Day 3 (103-mile P2P road race): WORST. DAY. ON. A. BIKE. Or at least it was when we started looking back at it makes it feel epic (As my friend Will says; Type IIb fun). Of course, it had to be about 50 degrees and pouring rain during neutral roll out. I was so cold that the second the 4-mile neutral roll out was over I immediately began attacking just to warm myself up. Needless to say, everyone also had the same idea which made the start of the race pretty active. The first real test came in the form of the new Roxbury Gap climb they added this year. I found myself needing to catch back up to the lead group over the climb due to bad positioning at the start but overall it was just a good opportunity to keep the legs pumping and get my body temperature back to a normal range. After catching back up to the lead during the descent we began to attack each other again, lo and behold THIS time I was able to get away with 4 other guys that worked well together, at least until the next climb. Me and another racer I know we’re leading the group up the climb and both agreed we didn’t care about the KOM points, for whatever reason a guy from Mike’s Bikes decides to launch an attack for those same KOM points that me and Connor followed with a heavy tempo. Sadly, the two other members of the break were not able to keep up and by the time we caught Mr. Mike’s on the descent there were three of us. This was definitely NOT GOOD. Behind us were the major teams and major firepower, I knew we were doomed from there on and it didn’t help that my two break mates missed a right-hand turn after the descent and I needed to wait for them to back track which easily cost us 30 seconds of our 1:30 advantage over the top of the climb. From there it wasn’t too long of a wait until a chase group of about 8 came flying up and caught us right before another KOM point at which point me and Connor were promptly shelled from that group. The rest is sort of a blur, Connor had very little gas left after we unsuccessfully tried to chase back on and I ended up dragging us to the base of Baby Gap where we were caught by the remainder of the field which simply blew past us. Baby Gap and App Gap were just misery, I was barely able to do my endurance power over both App and Baby Gap. In the end, me and Connor finished about 30 seconds apart with me in the lead almost 14 minutes down on the winner (Tim A.) and in 22nd place. What is most notable about this was upon reaching the top the race promoter had set up emergency shelters and cargo vans with space heaters to keep cyclists warm and they provided transport for us and the bikes back down the mountain. I can’t give Gary (RD) enough credit for having this set up for us, I really don’t know if I would have survived the descent.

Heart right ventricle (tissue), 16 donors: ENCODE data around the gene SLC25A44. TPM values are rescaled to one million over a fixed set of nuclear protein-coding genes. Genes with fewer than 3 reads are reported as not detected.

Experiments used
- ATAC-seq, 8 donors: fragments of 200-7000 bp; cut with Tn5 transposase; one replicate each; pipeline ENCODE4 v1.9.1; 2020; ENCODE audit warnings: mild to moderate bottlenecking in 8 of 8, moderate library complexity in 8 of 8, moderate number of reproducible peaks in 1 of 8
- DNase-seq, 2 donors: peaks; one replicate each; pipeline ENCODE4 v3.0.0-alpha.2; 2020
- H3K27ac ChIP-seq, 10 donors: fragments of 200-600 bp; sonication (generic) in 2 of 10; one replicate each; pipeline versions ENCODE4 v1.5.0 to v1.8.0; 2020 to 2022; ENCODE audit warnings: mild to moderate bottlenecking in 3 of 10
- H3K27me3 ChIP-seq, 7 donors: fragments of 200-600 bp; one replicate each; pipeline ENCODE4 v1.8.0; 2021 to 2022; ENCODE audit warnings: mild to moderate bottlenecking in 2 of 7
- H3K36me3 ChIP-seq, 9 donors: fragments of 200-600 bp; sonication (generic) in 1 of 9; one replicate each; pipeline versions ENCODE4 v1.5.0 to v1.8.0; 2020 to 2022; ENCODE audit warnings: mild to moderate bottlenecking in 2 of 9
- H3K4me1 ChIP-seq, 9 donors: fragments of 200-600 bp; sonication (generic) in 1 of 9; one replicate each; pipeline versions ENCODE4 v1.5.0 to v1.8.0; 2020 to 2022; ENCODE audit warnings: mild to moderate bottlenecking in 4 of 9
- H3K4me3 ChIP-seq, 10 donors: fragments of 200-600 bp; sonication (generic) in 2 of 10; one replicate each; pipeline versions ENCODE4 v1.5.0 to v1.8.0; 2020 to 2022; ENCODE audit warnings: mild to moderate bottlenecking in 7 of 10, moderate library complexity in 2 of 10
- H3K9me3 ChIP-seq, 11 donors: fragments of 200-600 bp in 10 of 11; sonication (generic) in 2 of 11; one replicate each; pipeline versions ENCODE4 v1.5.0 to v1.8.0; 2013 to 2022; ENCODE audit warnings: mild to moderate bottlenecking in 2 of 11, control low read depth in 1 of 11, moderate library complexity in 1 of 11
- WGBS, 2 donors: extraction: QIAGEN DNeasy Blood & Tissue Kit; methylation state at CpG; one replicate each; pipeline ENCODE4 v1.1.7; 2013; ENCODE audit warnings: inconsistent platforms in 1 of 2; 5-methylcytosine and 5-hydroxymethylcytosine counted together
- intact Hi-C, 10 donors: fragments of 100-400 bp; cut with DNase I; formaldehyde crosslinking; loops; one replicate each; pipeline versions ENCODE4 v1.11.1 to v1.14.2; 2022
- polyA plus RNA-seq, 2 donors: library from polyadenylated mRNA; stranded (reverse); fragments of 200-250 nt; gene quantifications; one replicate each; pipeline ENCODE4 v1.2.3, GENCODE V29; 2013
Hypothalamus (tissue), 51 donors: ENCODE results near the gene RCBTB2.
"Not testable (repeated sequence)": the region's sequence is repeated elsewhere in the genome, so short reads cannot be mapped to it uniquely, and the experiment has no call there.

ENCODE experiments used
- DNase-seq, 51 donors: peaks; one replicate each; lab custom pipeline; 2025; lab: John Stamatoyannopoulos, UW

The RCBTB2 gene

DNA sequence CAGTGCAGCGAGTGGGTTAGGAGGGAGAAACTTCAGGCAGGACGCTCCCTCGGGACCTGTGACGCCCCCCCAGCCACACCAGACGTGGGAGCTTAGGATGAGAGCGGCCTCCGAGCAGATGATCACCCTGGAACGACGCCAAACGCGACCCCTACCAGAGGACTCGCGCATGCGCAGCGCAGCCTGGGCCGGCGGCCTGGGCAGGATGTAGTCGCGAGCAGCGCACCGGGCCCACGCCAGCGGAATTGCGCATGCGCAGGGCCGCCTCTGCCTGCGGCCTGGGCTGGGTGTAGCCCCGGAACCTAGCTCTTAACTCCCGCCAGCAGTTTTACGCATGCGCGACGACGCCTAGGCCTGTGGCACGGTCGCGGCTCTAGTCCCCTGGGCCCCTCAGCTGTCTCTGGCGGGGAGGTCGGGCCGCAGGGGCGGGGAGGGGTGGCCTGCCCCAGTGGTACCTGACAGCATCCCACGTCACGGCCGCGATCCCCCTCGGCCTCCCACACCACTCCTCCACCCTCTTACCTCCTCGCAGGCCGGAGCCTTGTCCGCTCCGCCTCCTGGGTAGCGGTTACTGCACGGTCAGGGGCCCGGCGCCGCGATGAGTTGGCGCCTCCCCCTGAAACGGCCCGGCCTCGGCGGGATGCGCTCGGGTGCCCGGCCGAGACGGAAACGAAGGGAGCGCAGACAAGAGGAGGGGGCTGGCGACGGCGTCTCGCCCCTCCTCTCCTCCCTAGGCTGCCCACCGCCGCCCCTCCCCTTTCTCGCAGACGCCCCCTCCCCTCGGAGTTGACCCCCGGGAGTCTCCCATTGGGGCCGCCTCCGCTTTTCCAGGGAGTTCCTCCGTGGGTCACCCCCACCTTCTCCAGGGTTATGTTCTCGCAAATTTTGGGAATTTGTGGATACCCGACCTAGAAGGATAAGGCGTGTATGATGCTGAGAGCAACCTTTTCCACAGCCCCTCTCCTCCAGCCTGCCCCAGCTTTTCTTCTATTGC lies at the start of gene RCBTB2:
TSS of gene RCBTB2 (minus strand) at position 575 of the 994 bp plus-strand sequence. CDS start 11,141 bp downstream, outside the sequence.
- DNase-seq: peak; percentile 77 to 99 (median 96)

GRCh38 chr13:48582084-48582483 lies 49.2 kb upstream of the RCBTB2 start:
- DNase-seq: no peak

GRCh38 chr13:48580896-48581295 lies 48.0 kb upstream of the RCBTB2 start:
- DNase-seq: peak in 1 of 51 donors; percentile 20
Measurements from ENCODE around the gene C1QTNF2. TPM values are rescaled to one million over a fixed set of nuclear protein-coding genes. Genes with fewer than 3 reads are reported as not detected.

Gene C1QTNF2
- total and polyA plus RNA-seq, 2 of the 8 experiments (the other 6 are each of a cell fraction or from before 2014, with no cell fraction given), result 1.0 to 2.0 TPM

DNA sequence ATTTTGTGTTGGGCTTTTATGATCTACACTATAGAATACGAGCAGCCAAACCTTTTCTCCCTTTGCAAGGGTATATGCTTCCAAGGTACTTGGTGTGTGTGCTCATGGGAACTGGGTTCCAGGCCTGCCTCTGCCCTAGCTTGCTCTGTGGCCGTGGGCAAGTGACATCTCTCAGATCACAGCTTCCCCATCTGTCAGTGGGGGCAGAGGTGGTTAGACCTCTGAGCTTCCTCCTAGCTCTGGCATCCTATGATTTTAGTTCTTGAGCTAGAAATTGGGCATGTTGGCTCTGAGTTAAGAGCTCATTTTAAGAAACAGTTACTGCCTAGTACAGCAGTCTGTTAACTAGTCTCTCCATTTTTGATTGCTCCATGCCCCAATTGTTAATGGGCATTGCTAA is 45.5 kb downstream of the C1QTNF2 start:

Day 4 (30 mile downtown Burlington VT Crit): Not much to say here aside from me successfully hanging on this year. It is a 6 corner crit that is always nuts. Tim A. had asked for my help defending the leader’s jersey since he only had one other teammate, I told him I would try but that I would probably not be doing that well in the crit, sadly this proved to be the case and he ended up losing the jersey by the end of the race. I feel bad I couldn’t help, it wasn’t for lack of trying and ultimately he isn’t my teammate so it was not really my job but I wish I could have actually done something to help him.
I swear every year I will never do this race again because it is so brutal and by the time I am driving home I can’t wait till it rolls around. At least I accomplished my own personal goal of a top 20 by getting 18th in GC. For next year I hope to be 10 lbs lighter, 20 watts stronger (I can dream, right?).